NASA's future lunar base will be equipped with a novel microgrid

Lessons learned from the project could be applied here on Earth.
Loukia Papadopoulos
The photo credit line may appear like thisSandia

NASA and Sandia National Laboratories are joining forces to build a microgrid for a future lunar base, according to a statement by the latter published on Wednesday.

Called the Artemis lunar base, it will include a habitation unit (for up to four astronauts) and separate mining and fuel processing facilities. These facilities would be built far away from the base camp and would serve to produce rocket fuel, water, oxygen, and other materials needed for extended exploration of the lunar surface while decreasing supply needs from Earth. 

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There will also be an electrical grid for the two units which will be connected during emergencies for resiliency and robustness. Sandia's researchers note that the electrical system controller for the habitation unit will be very similar to the International Space Station (ISS)’s direct current electrical system with some notable differences.

“There are some very important differences between something like an ISS-type microgrid to something that has the extent of a moon base,” said Jack Flicker, a Sandia electrical engineer.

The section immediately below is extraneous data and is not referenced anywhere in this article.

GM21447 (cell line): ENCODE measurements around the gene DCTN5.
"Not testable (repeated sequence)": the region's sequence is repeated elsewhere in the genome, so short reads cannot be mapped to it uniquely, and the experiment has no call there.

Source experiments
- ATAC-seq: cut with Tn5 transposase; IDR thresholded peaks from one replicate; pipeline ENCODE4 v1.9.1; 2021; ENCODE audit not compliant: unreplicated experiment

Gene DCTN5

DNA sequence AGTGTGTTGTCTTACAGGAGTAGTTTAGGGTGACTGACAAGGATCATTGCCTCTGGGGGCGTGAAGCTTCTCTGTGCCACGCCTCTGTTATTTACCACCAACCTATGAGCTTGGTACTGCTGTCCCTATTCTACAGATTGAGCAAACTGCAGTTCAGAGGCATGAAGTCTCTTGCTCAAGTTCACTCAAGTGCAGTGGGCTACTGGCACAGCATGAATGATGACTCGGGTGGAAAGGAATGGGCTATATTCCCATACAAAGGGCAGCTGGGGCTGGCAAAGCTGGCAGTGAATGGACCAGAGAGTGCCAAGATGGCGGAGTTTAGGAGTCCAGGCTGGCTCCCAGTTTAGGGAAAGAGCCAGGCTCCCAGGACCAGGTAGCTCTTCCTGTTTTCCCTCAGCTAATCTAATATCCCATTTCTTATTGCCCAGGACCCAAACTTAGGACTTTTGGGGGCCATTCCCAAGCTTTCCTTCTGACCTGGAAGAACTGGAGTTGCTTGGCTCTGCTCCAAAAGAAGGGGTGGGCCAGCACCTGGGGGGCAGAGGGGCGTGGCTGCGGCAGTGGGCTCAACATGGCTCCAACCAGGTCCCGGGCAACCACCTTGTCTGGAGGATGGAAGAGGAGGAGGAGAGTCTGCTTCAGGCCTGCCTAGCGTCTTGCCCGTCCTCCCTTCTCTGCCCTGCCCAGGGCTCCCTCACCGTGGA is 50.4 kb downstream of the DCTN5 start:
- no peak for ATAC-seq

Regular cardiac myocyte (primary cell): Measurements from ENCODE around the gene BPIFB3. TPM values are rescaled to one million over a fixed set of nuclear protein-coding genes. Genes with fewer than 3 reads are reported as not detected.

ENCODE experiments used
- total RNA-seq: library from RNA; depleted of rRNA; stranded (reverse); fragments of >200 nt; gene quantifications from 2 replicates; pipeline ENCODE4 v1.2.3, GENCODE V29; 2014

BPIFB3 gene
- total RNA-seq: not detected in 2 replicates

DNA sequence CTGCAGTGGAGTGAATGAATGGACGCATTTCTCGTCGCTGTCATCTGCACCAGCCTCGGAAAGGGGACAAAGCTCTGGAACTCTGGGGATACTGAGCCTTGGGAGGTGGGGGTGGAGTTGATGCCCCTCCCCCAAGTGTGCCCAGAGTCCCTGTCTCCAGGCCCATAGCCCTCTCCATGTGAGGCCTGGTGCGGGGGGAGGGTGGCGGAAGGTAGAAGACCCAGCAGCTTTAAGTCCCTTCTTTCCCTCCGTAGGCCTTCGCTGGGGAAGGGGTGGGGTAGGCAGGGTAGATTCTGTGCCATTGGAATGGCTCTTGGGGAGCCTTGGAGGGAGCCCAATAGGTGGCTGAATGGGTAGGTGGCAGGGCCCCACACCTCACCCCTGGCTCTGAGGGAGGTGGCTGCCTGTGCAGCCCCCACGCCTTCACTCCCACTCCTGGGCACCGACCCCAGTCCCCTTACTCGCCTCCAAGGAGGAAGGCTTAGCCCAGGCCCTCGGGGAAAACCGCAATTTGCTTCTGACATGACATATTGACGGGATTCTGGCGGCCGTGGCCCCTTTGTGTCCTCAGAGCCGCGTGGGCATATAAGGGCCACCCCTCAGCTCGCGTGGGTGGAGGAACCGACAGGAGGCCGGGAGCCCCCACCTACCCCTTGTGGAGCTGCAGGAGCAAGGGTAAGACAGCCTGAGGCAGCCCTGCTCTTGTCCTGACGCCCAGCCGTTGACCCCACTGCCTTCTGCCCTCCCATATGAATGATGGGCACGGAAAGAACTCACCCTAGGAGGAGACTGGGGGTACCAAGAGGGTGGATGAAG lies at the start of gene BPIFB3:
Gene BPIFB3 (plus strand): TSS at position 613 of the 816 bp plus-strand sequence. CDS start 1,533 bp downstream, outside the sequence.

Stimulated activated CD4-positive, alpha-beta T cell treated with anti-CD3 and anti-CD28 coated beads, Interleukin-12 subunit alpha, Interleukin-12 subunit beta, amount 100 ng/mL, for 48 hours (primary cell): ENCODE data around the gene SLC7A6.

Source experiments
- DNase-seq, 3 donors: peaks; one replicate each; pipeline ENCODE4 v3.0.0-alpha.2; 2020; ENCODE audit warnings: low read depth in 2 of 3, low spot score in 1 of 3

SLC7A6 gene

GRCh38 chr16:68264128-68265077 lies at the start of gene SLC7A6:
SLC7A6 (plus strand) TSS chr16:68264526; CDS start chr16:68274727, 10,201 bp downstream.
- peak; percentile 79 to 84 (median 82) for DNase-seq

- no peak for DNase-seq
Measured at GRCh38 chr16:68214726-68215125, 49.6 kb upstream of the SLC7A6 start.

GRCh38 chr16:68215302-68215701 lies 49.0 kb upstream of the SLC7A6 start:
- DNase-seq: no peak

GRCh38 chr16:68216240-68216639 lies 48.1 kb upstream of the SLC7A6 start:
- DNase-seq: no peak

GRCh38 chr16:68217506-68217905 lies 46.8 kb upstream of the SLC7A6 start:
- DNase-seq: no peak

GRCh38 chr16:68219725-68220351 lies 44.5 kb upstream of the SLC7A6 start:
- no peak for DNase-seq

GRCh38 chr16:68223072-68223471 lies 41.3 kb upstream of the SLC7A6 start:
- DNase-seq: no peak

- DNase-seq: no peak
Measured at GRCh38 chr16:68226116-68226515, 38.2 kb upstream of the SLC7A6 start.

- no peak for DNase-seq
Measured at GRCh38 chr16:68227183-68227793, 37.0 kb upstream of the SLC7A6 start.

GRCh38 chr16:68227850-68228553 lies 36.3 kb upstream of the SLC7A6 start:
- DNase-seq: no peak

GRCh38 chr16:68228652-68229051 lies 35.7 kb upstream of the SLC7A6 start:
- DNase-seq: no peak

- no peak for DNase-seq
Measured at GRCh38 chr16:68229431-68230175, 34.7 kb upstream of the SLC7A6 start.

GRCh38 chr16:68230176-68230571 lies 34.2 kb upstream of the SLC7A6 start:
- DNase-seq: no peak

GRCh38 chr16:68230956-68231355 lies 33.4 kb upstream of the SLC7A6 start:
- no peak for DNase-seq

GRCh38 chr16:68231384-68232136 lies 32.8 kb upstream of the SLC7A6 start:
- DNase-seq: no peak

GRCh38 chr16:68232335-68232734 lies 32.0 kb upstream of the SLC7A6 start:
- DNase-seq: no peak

“One of those differences is the geographic size, which can be problematic, especially when running at low DC voltages. Another is that when you start to extend these systems, there will be a lot more power electronics as well as a lot more distributed energy resources that will exist throughout the base. Sandia has been looking at microgrids with a lot of distributed energy resources for quite a long time" he continued.

Applicable for use on Earth

Perhaps, the greatest thing about this development however is the fact that the lessons learned from the implementation of this lunar microgrid can also be applied right here on Earth.

“Even though this work is for a microgrid on the moon, the research is also relevant to creating resiliency for communities on Earth,” Sandia electrical engineer Rachid Darbali-Zamora concluded. “I’m originally from a small town in Puerto Rico. I hope that some of the lessons that come out of this project in terms of resilience are lessons I can implement back home.”

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